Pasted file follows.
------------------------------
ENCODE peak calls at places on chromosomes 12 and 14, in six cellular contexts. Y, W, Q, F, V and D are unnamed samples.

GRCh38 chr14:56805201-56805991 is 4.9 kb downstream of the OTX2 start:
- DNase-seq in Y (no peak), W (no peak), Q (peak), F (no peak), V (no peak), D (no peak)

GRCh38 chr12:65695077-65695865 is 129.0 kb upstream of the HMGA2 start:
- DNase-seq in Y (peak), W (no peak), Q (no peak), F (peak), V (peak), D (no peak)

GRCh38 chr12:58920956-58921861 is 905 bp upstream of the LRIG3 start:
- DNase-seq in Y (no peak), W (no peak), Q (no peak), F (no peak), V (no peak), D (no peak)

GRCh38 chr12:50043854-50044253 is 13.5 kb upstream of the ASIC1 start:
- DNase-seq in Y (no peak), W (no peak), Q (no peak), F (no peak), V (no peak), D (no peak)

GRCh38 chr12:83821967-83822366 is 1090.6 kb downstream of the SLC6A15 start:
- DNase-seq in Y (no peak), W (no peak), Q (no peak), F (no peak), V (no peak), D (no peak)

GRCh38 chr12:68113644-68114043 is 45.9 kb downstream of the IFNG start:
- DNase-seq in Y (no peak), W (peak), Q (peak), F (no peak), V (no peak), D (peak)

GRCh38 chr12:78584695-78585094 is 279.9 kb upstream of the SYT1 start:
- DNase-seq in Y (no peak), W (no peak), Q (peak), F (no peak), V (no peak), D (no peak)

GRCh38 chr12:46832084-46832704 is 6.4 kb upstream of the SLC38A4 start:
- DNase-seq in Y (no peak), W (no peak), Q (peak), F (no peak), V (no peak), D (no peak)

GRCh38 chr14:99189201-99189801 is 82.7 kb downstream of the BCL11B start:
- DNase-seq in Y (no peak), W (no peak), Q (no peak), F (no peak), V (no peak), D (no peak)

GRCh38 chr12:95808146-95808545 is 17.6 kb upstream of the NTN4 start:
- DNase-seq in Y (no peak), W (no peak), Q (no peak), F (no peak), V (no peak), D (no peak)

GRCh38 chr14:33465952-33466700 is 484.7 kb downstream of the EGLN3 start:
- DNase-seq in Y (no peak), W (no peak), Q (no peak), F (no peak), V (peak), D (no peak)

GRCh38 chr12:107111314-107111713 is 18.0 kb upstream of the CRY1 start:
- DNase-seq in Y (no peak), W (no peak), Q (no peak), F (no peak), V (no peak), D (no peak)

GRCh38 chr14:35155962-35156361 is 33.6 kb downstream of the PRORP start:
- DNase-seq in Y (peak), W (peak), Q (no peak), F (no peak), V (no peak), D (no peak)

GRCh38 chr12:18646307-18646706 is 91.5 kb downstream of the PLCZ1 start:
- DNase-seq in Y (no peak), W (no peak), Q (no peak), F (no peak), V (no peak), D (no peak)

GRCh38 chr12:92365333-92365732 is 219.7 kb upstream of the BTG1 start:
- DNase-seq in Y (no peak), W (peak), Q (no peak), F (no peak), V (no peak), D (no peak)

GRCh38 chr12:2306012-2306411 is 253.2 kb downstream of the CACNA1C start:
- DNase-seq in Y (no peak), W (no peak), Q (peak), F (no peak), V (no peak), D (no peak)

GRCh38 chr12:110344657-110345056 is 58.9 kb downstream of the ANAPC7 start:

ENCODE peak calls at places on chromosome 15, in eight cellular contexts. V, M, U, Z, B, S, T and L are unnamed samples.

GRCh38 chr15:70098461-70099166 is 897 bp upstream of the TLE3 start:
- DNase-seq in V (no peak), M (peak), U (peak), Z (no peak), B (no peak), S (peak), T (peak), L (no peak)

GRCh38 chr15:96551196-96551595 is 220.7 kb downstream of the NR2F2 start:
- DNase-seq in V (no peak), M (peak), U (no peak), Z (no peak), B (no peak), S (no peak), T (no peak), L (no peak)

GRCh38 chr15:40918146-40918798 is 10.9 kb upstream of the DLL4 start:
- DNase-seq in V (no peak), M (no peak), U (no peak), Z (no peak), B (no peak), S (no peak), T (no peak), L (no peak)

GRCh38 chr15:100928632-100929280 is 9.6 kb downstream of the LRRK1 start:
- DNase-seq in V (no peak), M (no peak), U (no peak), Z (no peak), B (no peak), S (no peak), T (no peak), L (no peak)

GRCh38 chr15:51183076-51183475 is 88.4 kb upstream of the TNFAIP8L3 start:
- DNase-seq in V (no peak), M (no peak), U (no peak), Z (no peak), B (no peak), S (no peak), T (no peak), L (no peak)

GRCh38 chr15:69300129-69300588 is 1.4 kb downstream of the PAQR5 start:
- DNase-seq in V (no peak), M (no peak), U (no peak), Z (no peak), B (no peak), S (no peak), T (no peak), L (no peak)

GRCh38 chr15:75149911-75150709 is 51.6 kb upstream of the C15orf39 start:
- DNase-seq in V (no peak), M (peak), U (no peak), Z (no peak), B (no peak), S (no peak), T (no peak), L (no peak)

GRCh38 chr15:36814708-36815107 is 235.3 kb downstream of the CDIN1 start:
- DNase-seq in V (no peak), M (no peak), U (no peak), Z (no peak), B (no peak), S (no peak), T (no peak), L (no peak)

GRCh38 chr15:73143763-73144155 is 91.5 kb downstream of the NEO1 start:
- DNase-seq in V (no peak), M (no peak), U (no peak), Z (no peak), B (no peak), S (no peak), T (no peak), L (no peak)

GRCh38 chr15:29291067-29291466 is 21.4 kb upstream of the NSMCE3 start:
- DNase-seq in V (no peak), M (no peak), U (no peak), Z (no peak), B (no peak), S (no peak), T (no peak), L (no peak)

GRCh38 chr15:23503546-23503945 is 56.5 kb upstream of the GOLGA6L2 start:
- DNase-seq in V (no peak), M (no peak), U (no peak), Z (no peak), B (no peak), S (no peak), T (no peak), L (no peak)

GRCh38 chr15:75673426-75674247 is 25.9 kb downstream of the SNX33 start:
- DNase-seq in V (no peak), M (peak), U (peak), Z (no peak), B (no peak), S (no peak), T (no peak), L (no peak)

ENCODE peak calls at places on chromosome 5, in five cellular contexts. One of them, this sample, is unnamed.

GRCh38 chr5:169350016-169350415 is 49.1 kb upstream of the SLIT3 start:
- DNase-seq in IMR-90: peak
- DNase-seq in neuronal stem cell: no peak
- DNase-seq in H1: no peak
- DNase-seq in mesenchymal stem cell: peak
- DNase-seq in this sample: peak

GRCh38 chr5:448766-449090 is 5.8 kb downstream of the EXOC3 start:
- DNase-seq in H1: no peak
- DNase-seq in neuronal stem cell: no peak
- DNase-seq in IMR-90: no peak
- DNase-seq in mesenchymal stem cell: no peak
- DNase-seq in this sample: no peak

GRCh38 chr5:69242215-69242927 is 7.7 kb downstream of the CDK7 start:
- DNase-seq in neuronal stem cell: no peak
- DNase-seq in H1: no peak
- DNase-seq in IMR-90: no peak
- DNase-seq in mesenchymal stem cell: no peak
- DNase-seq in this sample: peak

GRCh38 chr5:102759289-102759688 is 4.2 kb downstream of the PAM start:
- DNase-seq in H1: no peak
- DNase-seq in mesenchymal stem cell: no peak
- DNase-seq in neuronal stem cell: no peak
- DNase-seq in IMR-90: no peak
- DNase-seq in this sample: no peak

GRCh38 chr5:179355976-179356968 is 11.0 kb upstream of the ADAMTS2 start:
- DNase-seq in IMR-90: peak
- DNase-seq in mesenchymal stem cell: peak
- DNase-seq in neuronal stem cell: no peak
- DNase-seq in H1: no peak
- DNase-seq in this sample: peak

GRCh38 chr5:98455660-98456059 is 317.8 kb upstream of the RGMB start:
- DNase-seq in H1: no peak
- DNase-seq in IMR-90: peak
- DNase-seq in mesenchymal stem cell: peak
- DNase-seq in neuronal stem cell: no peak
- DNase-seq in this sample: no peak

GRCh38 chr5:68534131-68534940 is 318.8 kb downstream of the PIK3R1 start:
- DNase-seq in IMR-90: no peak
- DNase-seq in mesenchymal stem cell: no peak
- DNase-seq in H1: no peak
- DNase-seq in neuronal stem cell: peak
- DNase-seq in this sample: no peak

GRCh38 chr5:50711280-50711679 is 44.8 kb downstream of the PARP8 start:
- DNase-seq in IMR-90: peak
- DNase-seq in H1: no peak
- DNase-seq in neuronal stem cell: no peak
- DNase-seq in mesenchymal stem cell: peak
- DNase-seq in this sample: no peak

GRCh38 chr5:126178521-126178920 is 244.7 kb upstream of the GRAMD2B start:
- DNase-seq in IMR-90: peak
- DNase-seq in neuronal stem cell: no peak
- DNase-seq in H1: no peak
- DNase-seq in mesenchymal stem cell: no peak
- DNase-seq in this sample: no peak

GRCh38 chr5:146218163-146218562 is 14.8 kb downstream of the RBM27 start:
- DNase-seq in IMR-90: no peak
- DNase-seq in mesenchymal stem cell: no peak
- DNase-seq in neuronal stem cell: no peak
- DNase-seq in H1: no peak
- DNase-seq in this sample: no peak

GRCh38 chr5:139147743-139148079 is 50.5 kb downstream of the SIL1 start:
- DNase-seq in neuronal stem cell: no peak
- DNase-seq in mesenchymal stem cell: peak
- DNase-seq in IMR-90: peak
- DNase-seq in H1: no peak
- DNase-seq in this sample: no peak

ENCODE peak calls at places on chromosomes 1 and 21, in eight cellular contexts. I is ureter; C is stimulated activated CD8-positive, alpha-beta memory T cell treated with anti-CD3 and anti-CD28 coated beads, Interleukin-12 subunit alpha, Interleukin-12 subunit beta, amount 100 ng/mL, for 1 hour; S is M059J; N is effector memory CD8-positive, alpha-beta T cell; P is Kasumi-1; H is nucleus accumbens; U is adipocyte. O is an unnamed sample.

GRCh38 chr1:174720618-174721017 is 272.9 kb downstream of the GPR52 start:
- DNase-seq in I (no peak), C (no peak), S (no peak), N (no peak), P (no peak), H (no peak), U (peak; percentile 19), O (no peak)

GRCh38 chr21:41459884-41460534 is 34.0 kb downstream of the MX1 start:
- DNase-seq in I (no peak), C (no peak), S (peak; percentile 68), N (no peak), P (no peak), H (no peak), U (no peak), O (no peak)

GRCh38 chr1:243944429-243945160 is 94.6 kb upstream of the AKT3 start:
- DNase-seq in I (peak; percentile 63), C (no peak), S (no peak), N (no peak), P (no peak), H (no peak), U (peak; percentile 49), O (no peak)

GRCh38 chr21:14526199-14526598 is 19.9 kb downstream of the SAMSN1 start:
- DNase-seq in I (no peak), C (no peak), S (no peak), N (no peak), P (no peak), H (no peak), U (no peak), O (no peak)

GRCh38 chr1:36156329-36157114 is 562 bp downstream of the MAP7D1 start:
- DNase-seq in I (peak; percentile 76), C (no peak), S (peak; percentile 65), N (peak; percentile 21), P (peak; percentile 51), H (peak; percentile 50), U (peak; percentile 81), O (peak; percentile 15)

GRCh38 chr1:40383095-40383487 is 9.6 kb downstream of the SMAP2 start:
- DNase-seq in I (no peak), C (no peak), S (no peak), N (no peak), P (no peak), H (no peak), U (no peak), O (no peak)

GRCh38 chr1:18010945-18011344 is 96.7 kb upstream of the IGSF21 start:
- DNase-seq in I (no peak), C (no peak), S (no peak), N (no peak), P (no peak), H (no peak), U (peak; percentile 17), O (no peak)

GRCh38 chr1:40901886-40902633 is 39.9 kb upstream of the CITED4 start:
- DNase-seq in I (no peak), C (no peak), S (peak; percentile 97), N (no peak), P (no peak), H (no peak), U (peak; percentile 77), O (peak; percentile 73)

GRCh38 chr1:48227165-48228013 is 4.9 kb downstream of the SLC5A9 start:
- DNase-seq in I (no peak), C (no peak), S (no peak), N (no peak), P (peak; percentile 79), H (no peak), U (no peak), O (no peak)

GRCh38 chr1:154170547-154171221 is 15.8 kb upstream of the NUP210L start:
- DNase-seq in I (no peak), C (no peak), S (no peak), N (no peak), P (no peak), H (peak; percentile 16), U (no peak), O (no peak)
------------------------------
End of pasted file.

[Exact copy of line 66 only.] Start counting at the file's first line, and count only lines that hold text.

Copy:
- DNase-seq in this sample: peak